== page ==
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Coliseum Commission calls special session on future of general manager

February 14, 2011 |  6:21 pm

Coliseum general manager Patrick Lynch speaks on behalf of the Electric Daisy Carnival at a Los Angeles Coliseum Commission meeting last week. Some commissioners are calling for his ouster. (Ricardo DeAratanha, Los Angeles Times)

The Los Angeles Memorial Coliseum Commission will hold a special meeting Tuesday to discuss the future of its general manager, an indication that the official's position could be in jeopardy because he allowed a top assistant to double as a paid consultant to a company that produced a controversial rave at the stadium.

A terse announcement Monday by the nine-member commission said it would meet behind closed doors to take "possible action" regarding longtime General Manager Patrick Lynch's employment.

"We're getting together to do what we can to protect the integrity of the Coliseum and assure the long-term well-being of the Coliseum," Commission President David Israel said in an interview. He declined to elaborate on what actions might be taken.

The Times has reported that Lynch gave permission to Todd DeStefano, then his events manager, to work for the producer of last June's Electric Daisy Carnival, Insomniac Inc., at the same time that he represented the commission in planning and overseeing security and medical services for the rave. The concert was marked by numerous drug overdoses and the death of a teenage girl.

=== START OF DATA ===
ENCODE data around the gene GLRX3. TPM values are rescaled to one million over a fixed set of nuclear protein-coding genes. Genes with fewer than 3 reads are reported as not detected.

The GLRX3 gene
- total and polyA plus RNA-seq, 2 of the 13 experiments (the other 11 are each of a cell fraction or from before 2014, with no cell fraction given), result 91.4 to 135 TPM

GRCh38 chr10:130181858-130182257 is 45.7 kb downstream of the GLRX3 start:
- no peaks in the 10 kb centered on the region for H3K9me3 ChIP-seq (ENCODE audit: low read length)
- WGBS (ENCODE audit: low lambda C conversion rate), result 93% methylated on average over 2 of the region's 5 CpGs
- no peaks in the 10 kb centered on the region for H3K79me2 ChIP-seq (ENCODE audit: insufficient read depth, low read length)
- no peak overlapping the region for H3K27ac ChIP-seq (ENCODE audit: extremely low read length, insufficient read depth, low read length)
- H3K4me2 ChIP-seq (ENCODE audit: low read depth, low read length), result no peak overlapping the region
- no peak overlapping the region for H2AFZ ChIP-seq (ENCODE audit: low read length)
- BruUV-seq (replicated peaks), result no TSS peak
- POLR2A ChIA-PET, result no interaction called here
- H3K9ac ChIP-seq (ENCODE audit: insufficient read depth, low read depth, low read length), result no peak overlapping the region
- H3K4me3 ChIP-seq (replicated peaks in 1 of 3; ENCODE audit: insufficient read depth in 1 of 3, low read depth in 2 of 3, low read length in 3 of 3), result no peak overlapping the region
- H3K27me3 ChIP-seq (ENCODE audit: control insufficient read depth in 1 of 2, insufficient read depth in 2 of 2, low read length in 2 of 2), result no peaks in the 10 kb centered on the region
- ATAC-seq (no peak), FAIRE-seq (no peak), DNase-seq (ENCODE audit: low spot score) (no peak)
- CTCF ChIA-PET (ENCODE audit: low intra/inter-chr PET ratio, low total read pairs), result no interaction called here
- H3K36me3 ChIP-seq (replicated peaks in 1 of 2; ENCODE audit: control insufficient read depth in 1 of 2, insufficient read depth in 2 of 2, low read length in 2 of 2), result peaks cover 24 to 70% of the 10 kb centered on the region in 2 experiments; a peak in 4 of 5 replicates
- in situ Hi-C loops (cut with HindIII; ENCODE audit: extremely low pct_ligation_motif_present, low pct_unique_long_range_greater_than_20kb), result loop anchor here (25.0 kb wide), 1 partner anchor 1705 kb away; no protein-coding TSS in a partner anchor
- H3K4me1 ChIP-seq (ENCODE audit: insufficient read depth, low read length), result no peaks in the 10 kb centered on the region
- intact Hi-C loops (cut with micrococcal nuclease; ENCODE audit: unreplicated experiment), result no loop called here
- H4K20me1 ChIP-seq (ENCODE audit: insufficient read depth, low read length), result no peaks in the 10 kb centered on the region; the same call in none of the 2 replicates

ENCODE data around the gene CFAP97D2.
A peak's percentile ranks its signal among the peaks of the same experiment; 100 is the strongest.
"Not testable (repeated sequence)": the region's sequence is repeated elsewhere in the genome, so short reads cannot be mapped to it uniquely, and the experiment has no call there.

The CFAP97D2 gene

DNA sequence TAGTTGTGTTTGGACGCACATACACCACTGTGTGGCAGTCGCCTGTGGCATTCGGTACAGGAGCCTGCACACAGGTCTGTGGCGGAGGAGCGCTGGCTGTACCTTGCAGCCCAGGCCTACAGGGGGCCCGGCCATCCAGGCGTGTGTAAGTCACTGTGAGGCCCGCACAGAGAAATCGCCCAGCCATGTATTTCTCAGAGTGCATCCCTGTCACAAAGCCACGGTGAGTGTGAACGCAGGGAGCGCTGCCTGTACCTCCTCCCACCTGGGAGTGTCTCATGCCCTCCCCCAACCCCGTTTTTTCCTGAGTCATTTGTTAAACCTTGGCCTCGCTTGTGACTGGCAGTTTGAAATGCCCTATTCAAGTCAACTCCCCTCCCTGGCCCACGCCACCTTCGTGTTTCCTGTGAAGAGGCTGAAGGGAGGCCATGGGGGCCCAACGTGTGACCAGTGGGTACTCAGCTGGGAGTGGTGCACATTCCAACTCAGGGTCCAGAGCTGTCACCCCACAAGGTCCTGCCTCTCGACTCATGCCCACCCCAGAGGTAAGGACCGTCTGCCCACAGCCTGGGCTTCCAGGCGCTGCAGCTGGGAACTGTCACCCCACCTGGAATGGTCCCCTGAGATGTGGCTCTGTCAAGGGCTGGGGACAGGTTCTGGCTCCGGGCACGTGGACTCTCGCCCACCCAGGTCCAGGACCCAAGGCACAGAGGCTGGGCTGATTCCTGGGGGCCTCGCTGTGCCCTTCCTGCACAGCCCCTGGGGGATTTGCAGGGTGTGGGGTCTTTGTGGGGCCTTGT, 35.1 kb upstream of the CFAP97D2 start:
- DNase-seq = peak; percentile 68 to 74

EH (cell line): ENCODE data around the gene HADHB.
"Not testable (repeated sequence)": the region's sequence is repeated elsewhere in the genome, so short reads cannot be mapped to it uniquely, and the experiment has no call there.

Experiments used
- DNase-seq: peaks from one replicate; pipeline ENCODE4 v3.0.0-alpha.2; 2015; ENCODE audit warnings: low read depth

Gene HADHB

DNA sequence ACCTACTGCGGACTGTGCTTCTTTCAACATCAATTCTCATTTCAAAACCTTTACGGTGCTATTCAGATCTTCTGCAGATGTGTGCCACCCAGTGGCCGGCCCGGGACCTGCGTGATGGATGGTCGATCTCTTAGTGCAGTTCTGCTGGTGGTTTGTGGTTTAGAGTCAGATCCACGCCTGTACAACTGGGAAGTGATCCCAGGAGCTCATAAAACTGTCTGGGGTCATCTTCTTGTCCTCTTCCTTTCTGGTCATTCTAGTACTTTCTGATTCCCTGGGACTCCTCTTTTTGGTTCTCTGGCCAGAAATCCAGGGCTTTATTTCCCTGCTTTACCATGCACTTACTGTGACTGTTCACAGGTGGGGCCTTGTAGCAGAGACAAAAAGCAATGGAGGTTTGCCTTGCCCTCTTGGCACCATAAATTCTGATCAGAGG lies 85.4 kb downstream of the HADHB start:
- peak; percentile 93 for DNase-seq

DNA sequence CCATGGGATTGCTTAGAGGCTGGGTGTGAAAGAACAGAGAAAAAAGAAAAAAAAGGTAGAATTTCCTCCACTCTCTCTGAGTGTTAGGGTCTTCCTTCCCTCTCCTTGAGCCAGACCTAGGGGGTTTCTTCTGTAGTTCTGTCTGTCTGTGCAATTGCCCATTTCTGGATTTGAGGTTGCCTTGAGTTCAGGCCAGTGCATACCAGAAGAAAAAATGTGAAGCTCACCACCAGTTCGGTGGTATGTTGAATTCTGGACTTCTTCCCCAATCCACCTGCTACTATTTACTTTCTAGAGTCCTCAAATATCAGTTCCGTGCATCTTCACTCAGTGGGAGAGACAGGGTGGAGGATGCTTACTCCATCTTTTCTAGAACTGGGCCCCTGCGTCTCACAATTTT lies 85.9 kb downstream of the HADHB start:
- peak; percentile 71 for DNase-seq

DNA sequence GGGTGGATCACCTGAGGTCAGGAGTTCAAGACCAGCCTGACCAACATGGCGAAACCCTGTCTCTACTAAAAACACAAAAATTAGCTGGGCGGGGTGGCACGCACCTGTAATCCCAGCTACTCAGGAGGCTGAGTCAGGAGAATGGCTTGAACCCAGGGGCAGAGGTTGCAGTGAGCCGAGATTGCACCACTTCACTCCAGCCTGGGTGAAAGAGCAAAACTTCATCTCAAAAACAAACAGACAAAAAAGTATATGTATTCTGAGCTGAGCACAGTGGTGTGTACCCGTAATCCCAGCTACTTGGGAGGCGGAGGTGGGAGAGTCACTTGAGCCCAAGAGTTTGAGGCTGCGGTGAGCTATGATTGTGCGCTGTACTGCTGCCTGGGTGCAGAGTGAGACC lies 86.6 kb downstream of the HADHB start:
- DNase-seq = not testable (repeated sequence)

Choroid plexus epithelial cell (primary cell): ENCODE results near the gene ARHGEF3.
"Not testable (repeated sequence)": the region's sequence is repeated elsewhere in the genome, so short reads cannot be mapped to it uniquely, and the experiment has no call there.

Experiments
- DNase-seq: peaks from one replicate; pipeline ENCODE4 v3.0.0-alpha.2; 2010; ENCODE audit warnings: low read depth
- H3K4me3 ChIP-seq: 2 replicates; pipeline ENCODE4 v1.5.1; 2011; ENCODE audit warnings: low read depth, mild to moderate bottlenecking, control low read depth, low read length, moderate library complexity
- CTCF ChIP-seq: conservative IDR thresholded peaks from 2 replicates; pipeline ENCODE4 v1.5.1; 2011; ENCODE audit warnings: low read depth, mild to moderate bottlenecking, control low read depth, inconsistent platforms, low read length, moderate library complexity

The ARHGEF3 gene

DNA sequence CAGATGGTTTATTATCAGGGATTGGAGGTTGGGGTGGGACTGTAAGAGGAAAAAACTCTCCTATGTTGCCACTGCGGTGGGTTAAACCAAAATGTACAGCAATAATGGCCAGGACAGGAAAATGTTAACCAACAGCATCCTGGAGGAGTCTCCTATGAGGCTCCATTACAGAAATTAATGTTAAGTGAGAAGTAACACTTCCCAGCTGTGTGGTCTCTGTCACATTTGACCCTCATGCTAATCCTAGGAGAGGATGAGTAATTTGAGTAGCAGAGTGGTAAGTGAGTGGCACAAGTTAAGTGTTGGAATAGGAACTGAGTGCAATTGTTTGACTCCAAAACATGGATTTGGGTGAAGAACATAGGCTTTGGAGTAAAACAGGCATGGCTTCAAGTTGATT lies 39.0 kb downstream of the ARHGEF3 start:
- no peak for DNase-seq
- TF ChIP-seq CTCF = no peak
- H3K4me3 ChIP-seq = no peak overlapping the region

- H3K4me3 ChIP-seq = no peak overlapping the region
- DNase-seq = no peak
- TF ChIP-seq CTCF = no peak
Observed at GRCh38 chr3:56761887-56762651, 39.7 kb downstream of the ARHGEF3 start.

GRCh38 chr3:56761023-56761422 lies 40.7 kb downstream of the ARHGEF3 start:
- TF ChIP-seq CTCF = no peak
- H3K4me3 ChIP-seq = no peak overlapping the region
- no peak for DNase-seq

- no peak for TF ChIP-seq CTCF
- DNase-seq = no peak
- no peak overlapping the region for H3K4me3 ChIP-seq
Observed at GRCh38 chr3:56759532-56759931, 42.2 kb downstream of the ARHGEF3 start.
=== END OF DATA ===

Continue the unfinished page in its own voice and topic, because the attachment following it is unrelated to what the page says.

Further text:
As he sought to keep Electric Daisy at the Coliseum, DeStefano also retained a lobbyist to meet with City Council members and other officials, according to records and interviews. Lynch has said he did not know about the lobbyist.

After the initial revelations, Commissioner Rick Caruso called for Lynch's resignation.

The Los Angeles County district attorney's office has said it is reviewing whether DeStefano's employment by Insomniac was a criminal conflict of interest. The state Fair Political Practices Commission is investigating whether DeStefano broke laws by failing to disclose income from an outside source and by engaging in a conflict of interest.

The FPPC inquiry is also examining whether DeStefano violated "revolving door" statutes that require government employees to wait at least one year before lobbying their former agencies. The FPPC imposes administrative penalties but could refer evidence of criminal violations to state or local prosecutors.

-- Andrew Blankstein, Ron Lin and Paul Pringle

Photo: Coliseum general manager Patrick Lynch. (Ricardo DeAratanha, Los Angeles Times)